This is going to be part of a massive series of strategy guides for a pro CS:GO team, and will cover both combat strategies, as well as strategies for the team to use in different maps, and much more. While this is a fairly advanced guide, it will not focus on the tactics of any one pro team, as each pro team’s tactics are distinctive. The tactics here are a guide that your team can use as a foundation while evolving your own unique team strategies.
These are known to most players – they are the Entry Fragger, the Refragger, the Support man, the Lurker and the AWPer. It seems quite clearly defined, doesn’t it? In reality, the roles are not so precise. Depending on the situation, everyone may find themselves having to enter the kill zone or play lurker.
A player is generally defined by roles that they excel at and play regularly. For example, a player may regularly lead in game like shox, or play AWPer like kennyS, or be an AWPer and strategy man like FalleN, or a refragger and lurker like olofmeister.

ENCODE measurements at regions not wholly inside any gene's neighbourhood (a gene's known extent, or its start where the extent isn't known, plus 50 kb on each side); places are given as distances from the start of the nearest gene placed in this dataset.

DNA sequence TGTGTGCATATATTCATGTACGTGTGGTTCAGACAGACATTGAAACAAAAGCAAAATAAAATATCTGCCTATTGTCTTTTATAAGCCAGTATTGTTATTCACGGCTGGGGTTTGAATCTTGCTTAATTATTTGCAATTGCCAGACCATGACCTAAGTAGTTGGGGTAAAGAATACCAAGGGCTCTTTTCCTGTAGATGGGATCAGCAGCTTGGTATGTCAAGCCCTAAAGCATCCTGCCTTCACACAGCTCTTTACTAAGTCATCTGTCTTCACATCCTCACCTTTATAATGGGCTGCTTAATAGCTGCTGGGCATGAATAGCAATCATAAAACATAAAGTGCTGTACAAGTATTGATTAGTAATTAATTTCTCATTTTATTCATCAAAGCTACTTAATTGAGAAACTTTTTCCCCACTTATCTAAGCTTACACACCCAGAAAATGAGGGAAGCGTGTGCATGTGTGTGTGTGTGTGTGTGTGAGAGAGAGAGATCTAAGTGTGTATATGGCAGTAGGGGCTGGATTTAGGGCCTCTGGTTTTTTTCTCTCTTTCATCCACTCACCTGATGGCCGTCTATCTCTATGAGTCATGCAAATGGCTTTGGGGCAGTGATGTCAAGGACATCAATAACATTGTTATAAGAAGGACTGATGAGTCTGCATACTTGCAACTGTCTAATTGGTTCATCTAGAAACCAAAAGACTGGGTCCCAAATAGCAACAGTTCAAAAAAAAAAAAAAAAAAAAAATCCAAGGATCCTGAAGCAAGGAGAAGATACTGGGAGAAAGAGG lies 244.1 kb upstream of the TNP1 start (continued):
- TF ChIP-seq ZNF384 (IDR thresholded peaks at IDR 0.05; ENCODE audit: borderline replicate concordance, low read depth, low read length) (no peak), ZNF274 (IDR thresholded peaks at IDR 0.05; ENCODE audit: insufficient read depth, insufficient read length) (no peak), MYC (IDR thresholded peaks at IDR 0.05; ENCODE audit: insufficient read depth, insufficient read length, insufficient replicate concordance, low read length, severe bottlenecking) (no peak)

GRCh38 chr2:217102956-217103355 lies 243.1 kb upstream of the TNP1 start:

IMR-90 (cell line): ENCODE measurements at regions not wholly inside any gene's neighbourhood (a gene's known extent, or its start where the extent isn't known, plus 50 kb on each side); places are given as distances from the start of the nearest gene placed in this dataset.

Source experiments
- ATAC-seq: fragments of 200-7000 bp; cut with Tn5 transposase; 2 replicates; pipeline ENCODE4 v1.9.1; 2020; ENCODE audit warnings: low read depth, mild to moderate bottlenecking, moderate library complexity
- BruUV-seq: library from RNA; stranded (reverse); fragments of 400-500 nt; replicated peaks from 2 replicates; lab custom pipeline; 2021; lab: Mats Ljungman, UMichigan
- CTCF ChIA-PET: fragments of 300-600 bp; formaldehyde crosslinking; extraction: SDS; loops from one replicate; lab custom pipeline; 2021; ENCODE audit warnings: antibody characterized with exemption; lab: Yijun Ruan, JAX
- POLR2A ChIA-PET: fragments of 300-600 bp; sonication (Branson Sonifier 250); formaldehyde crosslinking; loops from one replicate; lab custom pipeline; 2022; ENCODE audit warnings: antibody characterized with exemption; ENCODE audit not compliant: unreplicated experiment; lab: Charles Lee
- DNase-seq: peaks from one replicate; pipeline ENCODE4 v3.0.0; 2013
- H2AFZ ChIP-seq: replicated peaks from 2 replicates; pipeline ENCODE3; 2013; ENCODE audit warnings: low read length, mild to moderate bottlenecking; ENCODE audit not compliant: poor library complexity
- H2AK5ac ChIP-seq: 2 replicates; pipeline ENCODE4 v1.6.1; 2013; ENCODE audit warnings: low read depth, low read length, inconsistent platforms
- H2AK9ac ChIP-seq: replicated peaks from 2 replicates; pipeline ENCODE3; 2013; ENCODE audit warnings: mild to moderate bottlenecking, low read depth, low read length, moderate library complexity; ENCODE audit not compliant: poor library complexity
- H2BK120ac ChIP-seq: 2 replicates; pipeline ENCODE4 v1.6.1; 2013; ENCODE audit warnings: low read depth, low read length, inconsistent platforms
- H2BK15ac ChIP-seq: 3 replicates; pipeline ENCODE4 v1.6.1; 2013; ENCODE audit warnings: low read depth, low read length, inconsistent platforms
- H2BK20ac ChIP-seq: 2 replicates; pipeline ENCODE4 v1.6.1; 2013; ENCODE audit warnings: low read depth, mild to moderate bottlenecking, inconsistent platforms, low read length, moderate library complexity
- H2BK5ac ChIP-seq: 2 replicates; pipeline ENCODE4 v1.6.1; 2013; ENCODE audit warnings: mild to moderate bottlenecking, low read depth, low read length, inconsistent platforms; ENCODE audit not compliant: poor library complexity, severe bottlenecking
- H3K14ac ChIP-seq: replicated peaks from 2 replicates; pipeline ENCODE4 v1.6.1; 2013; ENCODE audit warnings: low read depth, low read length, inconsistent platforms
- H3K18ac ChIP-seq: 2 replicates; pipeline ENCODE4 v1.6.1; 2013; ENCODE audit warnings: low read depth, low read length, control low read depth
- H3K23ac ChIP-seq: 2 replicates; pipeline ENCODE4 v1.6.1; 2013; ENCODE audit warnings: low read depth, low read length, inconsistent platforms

Defining the attack strategy in terms of ‘game phase’
Which player goes on the attack can be defined in terms of what phase the game is in – initial stages, mid-game or end-game.
- In the initial stages, the most aggressive rifle player on the team must generally take the lead.
- During the mid-game, the sniper tends to rule.
- In the late game it is usually the support man or lurker who tends to be the game changer.
Working on your Team game
The classic format for strategy sessions is for everyone to be on a server as a spectator and the team leader to then explain the strategy the team is going to practice. The team applies the strategy together in-game to memorize it and work out the kinks, and then tests it out in a match.